Antoine Winfield and Art Monk are some famous athletes who burned their fingers and figures trying to multiply their wealth

ForexNewsNow | Published on September 6, 2017 at 4:22 am

Lamentable Athlete Investments

All dreams are valid until money is lost pursuing them. Athletes can torment rivals in the field, win glory for their teams and fetch medals and fat paychecks for their accomplishments, but many have discovered that track and field activities are not related to what happens on Wall Street.  Here are some of the famous athletes who burned their fingers and figures trying to multiply their wealth.

Antoine Winfield set millions of dollars on fire thanks to a rogue adviser

Antoine Winfield is a decorated American football cornerback with a 15-year career in the NFL. As Winfield became more committed to his football career, he felt it wise to diversify his income streams and multiply his wealth, so that he could have enough cash even for a rainy day. He trusted his close friend Dunyasha Mon Yetts to invest on his behalf. Yetts made serious investment mistake through speculative bets that cost Winfield almost half of $3.5 million he received in signing bonus. To make matters worse, Yetts not only attempted to cover up the losses he caused Winfield but went ahead to transfer cash from Winfield’s account to his own. A bet on Bitcoin could have saved the day?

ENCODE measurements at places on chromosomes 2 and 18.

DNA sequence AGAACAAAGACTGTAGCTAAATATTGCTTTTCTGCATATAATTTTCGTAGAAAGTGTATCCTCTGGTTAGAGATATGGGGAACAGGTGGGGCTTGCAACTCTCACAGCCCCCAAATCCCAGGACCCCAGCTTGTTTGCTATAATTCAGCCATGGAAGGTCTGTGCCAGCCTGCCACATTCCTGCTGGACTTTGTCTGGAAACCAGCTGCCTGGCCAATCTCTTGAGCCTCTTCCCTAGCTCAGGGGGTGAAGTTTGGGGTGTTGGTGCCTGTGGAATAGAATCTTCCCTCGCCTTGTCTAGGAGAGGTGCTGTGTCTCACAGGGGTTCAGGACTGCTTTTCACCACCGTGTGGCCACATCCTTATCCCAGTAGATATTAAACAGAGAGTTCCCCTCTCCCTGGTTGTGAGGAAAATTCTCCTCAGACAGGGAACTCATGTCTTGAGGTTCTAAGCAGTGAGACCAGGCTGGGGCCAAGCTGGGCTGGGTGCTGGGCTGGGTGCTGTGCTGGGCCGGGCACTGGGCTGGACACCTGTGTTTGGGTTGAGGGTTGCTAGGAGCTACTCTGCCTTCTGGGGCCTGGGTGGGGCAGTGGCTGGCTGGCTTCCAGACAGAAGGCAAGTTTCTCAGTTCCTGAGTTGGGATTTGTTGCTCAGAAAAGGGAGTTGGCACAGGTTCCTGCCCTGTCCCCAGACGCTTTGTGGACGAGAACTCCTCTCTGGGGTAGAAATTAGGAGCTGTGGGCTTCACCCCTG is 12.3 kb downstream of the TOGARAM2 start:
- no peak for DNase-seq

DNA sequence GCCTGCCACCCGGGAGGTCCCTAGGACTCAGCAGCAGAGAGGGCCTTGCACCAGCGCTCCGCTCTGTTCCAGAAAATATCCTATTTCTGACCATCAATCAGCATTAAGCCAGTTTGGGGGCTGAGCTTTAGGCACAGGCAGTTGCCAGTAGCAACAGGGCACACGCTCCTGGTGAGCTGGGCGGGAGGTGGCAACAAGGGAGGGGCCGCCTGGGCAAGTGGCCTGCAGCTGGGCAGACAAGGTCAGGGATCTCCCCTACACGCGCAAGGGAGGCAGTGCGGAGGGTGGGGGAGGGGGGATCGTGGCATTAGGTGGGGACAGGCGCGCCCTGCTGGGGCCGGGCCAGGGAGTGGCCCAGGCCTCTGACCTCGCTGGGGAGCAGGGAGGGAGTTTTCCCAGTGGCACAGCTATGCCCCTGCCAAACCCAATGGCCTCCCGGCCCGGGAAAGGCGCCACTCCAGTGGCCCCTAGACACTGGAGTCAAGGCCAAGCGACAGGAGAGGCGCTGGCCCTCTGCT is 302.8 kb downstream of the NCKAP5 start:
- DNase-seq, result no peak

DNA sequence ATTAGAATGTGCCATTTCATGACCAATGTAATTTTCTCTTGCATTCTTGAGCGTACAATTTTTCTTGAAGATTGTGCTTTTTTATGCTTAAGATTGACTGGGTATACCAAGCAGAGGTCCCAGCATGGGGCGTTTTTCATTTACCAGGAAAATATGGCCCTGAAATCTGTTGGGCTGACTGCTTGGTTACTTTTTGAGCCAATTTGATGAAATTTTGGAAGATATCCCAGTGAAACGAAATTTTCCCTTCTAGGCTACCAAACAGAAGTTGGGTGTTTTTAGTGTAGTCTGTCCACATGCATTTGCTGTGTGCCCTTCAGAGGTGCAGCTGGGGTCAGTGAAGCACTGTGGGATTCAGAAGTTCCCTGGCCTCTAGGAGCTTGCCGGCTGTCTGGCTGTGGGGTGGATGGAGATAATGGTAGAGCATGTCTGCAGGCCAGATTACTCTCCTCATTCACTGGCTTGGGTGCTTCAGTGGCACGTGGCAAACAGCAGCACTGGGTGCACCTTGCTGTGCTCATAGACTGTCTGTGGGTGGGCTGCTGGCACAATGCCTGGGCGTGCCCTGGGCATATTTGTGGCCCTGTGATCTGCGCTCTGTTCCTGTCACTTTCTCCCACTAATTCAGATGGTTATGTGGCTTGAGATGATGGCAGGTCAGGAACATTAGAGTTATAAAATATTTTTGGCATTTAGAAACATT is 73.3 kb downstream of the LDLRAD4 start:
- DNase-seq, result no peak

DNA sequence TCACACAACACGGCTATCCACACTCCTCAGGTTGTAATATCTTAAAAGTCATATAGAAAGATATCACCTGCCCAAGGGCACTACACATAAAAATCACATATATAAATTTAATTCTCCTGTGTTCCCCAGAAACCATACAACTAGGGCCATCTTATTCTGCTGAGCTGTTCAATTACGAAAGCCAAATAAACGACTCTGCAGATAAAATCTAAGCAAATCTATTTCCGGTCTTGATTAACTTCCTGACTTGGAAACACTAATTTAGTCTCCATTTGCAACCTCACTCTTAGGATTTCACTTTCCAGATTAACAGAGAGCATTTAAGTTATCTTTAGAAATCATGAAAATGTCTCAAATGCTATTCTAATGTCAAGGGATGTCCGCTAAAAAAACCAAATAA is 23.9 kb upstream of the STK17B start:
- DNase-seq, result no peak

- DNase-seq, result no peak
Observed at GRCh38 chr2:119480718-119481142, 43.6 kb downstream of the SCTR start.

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Art Monk’s $50,000 investment that yielded zero

In his heydays, Art Monk was an accomplished athlete. He still holds the NFL record of the first player to register touchdown reception in 15 seasons unstop. And there is more to his credit. But Monk experienced great pain when he tried his hands in business. He and other friends trusted a former teammate Terry Orr with their dollars to invest in a shoe venture. Monk and the friends pumped $50,000 each into Orr’s shoe company. But Orr had its own plans. He used the cash to pay off his personal debts, leaving Monk and his friends screaming “scam”. Orr ended up in jail, but after teaching Monk a painful investment lesson. Should they have chosen a safe haven investment?

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Michel Vick’s rapid drift to bankruptcy

Michel Vick has bagged many credits in the NFL world as a quarterback. Dog abuse scandal may have tainted his image, but investment has also burnt his fingers and figures. He took a $6 million loan to invest in a broad line of businesses including car rental, wine shop, and real estate. As much as he may have hoped for the best, the investments didn’t work out as expected, forcing the NFL quarterback to file for Chapter 11 bankruptcy and put his mansion in suburban Atlanta on sale. He learned that recording the fastest run time in the field can still see you crawl on Wall Street. Would it have been better trying social trading systems?

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For Terrell Davis, a hedge fund rip-off

Terrell Davis is an illustrious NFL veteran, being a two-time Super Bowl Champion. On top of that, he has multiple recognitions in the NFL world. What about in business? He was once defrauded when he attempted to multiply his wealth through a hedge fund whose manager fetched $150 million from investors and gave them air in return. Kirk Wright, the fund manager, later committed suicide and left Davis and other investors licking their sour wounds.

But that was not all. Davis and former teammate John Elway also lost in a ponzi scheme that was packaged as a hedge fund. The duo committed $15 million to the investment and reaped thin air in return.

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Some politicians have too seen their investments go down the drain.

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